The conditions at Yemen Field and the other camps were harsh to begin with, but after October 7 Bin-Gvir was allowed latitude to make them even more austere. Food rations were cut from three meals a day to two. A typical breakfast consists of a small cup of yogurt, a piece of bread, and a tomato. The second meal consisted of and small serving of rice along with a sausage, all often undercooked. Windows were knocked out to make the cells freezing in the winter months. The blankets in the cells were threadbare. Many prisoners were made to wear the same clothes for more than 50 consecutive days. Rooms were searched almost daily, often by guards wielding metal rods and holding attack dogs. Garbage was routinely burned inside the prison compound flooding the cells with toxic smoke. 

Dozens of Palestinians, snatched by Israeli security forces, have died in Israeli custody since October 7. And at least two were beaten to death, like Freddie Gray in Baltimore, by Israeli forces while being transported to one of the torture camps. 

Abed El Rahman Mar’ii was beaten to death in Megiddo Prison on November 13, 2023. The official autopsy report showed that “bruises were seen over the left chest, with broken ribs and chest bone underneath. External bruises were also seen on the back, buttocks, left arm and thigh, and right side of the head and neck…As no signs of background disease were found, and based on his history as a healthy young person, one may assume that the violence that he suffered, manifested by the multiple bruises and multiple severe rib fractures, contributed to his death. A cardiac arrhythmia (irregular pulse) or even a fresh myocardial infarction (a heart attack) can result from such injuries without leaving any physical evidence.”

A leaked report from UNRWA describes the death of a detainee after his interrogators put an “electric stick” up his anus. Ibrahim Shaheen, a 38-year-old truck driver was arrested in December and held for nearly three months. He was repeatedly interrogated about the location of dead Israeli hostages. Shaheen said he was tied to a chair and shocked nearly a half dozen times. A detainee named al-Hamlawi described being restrained in a chair wired with electricity and shocked so frequently that he began to urinate uncontrollably. Another detainee said his interrogators “made me sit on something like a hot metal stick and it felt like fire.”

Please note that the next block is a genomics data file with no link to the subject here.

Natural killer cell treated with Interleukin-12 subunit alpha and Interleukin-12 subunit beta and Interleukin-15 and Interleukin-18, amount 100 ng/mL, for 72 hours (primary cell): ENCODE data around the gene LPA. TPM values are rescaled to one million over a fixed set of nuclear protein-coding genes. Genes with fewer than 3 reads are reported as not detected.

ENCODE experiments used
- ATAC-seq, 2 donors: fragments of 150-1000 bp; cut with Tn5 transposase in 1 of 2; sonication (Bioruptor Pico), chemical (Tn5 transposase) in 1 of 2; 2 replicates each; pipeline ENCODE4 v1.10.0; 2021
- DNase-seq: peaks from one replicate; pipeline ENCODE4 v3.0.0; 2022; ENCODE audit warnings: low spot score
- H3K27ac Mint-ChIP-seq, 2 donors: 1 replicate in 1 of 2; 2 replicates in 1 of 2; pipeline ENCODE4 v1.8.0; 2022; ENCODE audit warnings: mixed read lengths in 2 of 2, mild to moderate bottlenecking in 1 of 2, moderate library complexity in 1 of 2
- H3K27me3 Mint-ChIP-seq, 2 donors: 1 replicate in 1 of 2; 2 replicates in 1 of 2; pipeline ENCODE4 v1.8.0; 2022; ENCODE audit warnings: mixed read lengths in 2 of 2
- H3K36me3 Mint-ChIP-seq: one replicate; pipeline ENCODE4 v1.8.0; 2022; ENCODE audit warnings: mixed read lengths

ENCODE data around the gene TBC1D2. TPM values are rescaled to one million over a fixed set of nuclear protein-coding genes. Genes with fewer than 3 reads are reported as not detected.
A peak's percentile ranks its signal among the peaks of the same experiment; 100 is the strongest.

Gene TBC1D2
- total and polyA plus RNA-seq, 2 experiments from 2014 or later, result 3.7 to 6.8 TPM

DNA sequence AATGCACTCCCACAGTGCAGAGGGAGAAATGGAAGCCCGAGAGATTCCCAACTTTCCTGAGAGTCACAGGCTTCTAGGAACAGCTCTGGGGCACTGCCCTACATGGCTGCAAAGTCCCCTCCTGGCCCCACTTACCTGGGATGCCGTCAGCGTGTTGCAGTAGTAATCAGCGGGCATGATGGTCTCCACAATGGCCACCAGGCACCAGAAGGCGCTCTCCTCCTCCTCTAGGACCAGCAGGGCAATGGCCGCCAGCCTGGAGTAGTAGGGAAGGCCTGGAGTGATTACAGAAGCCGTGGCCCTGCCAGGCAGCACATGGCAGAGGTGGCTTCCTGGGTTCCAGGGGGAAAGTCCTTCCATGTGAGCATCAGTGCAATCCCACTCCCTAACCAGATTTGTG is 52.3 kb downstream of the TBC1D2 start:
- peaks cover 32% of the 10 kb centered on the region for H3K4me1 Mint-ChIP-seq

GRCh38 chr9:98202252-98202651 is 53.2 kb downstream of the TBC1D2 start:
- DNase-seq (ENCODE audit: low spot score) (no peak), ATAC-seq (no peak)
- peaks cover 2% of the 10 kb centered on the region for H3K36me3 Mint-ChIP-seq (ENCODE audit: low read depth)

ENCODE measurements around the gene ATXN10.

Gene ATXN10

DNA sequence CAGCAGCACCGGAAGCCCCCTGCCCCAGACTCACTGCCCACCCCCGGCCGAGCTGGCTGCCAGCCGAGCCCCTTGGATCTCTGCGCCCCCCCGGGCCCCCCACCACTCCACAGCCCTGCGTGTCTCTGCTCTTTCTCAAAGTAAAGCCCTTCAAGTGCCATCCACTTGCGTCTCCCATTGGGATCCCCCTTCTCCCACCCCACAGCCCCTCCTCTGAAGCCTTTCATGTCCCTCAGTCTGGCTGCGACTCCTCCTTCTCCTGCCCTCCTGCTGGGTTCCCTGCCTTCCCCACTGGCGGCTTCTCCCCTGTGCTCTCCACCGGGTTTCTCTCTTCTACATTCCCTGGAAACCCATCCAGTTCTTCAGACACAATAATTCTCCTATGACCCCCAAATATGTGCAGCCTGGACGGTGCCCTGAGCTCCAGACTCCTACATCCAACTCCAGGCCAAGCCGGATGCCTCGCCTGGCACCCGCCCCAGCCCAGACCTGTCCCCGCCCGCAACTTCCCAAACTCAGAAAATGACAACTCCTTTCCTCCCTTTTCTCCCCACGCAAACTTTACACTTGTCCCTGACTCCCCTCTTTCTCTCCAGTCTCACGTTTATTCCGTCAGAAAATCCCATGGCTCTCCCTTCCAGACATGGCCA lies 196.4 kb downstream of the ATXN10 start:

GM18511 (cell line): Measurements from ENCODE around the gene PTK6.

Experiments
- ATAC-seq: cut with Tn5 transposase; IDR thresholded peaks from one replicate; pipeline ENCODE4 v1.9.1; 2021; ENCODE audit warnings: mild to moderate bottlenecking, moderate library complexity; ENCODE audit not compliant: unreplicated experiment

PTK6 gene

Even juvenile detainees are not immune from abuse. Consider the case of JK, an 18-year-old Palestinian boy confined to Niqab Prison, who recalls being seized by Israeli prison guards wielding metal batons who forced him to strip naked and then began taking photos of him. When JK tried to shield his genitals, the guards kicked him repeatedly and clubbed him with their batons. Then they forcibly pried his legs open to photograph his genitals and anus as they taunted him.

Few of these cases of murder and abuse inside Israeli prison camps are ever investigated and, historically, 99 out of 100 cases that are investigated are closed without any charges being filed.

So, I guess we can say Rasha Kareem was lucky. Luckier than many Palestinians anyway. Some go into the darkness of the Israeli gulags and never return. The others never return the same.

For more information on the treatment of Palestinian prisoners in Israeli prison camps see Addameer: Prisoner Support and Human Rights Association.

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This content originally appeared on and was authored by Jeffrey St. Clair.